What's more, Brewer fails to note Paul's theological rationale for wifely submission in Ephesians 5:23-the husband is the head of the wife as Christ is the head of the church-or even the simple assertion in Colossians 3:18 that wifely submission is "fitting in the Lord.'' Finally, Brewer misreads 1 Peter 3: Peter does not say that only wives with unbelieving husbands should be submissive, but that all wives should be submissive and even if some husbands do not obey the word, they may be won by the wives' behavior. The phrase "even if " (Greek kai ei) suggests that this would be an uncommon occurrence.
(4) "Submission was not part of the new Christian morality, as anyone in the church of Corinth knew too well." (p. 18)
This is a mere assertion. Since Brewer offers no argument to support his contention, and since his case is not self-evident, we may safely dismiss it.
(5) "Marriage was not forced on a Jewish girl, therefore she was not expected to submit to her husband." (p. 18)
This deduction is false, since it assumes that only forced marriages demand submission. Furthermore, historical evidence provided by Brewer himself demonstrates as much. At one point in his article he refers to traditional phraseology in ancient Jewish marriage contracts in which a bride "promises to be like other Jewish brides who ‘esteem, honour, attend and serve their husbands in purity and cleanness.'" Such language should surely be construed as an expectation of appropriate submission-one to which the Jewish bride freely agrees! Brewer's conclusion is therefore clearly erroneous.
(6) "The three rights of Jewish wives" to "food, clothing, and love" imply a "limitation to the concept of submission." (p. 18)
Like (2) above, Brewer here tacitly admits submission, though perhaps for the sake of argument. Still, this does not support his main thesis, for the limitation of submission does not equal its denial. In fact, Brewer seems to have a very strange idea of submission, that it always must be involuntary and unlimited! Surely this is not the kind of submission the biblical writers had in mind.
(7) The submission of wives to husbands "was part of the ideal morals of Roman society" (p. 18). Christians needed to overcome the "natural mistrust'' (p. 19) of Roman society. The best way for Christians to overcome this mistrust would be to follow "a strict, culturally acceptable moral code" (p. 19).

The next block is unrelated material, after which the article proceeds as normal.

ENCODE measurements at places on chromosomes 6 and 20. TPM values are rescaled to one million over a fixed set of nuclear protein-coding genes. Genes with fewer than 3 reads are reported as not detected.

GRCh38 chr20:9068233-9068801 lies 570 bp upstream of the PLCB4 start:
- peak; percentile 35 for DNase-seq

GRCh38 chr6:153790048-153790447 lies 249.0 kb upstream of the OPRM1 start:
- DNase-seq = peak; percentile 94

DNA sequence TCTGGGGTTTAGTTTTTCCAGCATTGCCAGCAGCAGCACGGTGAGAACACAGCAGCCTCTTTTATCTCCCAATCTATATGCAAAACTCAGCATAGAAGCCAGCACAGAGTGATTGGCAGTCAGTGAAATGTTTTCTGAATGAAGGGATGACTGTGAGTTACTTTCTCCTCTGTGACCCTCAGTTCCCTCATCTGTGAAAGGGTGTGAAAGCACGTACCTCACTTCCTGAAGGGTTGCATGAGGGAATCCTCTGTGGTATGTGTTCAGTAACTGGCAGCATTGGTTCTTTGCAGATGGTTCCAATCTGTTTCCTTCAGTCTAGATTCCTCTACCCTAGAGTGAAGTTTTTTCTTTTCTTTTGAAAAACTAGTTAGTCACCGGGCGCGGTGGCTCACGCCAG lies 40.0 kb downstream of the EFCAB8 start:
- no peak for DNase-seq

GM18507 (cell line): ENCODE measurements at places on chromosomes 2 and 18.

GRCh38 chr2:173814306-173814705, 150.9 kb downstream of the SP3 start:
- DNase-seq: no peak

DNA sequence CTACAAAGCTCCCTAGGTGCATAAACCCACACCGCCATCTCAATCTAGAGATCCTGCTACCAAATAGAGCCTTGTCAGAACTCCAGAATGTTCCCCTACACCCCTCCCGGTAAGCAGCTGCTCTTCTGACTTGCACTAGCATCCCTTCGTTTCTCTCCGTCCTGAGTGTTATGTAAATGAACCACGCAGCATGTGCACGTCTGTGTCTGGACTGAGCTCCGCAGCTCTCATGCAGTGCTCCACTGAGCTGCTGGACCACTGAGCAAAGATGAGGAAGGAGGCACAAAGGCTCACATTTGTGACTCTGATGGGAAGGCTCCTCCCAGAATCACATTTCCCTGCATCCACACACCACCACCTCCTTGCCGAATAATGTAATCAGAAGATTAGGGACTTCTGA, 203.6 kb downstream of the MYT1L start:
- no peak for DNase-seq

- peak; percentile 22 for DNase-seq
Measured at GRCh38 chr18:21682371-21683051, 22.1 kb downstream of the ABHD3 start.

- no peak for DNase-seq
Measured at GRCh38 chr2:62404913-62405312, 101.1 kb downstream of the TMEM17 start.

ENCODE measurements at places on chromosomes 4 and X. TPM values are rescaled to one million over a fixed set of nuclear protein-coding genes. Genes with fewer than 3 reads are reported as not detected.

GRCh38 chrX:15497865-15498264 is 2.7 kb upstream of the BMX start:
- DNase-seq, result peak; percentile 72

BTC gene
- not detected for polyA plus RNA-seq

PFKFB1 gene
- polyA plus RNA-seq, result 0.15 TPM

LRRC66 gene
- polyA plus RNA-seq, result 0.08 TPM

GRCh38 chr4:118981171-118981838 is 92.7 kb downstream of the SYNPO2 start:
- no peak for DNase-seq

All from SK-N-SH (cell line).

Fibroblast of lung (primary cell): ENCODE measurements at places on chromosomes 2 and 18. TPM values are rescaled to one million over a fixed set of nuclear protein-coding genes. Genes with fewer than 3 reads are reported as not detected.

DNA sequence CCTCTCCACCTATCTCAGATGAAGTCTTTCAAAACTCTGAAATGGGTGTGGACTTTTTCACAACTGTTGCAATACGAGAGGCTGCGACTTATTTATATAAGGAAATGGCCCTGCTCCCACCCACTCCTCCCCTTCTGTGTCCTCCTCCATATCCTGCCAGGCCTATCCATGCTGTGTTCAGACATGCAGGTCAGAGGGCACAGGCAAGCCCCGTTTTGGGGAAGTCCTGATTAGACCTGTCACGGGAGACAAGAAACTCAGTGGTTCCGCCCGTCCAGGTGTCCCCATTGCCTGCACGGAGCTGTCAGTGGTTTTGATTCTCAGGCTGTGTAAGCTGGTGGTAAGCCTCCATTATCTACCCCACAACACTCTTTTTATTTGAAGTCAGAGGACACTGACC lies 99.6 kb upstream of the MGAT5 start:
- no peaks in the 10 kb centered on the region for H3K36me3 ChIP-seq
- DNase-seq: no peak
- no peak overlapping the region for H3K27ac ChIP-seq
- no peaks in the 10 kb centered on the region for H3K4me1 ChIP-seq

Therefore Christian teaching included wifely submission. This is Brewer's main point. Christians needed to overcome the "natural mistrust" of Roman society, for the sake of evangelism and to avoid persecution. The best way to overcome the mistrust of unbelievers is by following a strict, culturally acceptable moral code.
But he may not logically reduce Christian teaching in such an instance merely to the imitation of the surrounding culture; he must demonstrate that the moral code of Christians would not otherwise have included any elements of the moral code of pagans. But this he does not do. Nor can he, for the Biblical evidence is against him.
As we have noted, Paul provided theological justification for the principle of male headship (in turn a basis for wifely submission), and this fact remains valid whether or not he or another New Testament writer could also appeal to the best of pagan morals.
Brewer possibly tips his hand as to the real motivation for his conclusions on submission in the introductory paragraph to this excursus. He seems less persuaded by sound reflection on the biblical evidence than by sociological concerns. He writes, "It would appear from some texts that a wife should be in total submission to her husband as one of the terms of the marriage contract, and that this model applies equally to the marriage of Christ and the church and to human marriages. Although submission is an attractive concept in worship, it might have different, sometimes tragic, consequences when the one to whom submission is given is a fallible and perhaps even a vindictive human."
Complementarians share Brewer's concern about the sinful application of a biblical principle, and CBMW has striven to clarify biblically the command for submission. Mere concern to prevent misuse of a command, however, cannot justify to complementarians the dismissal of a command in God's Word. Brewer's arguments likewise fail to provide that justification.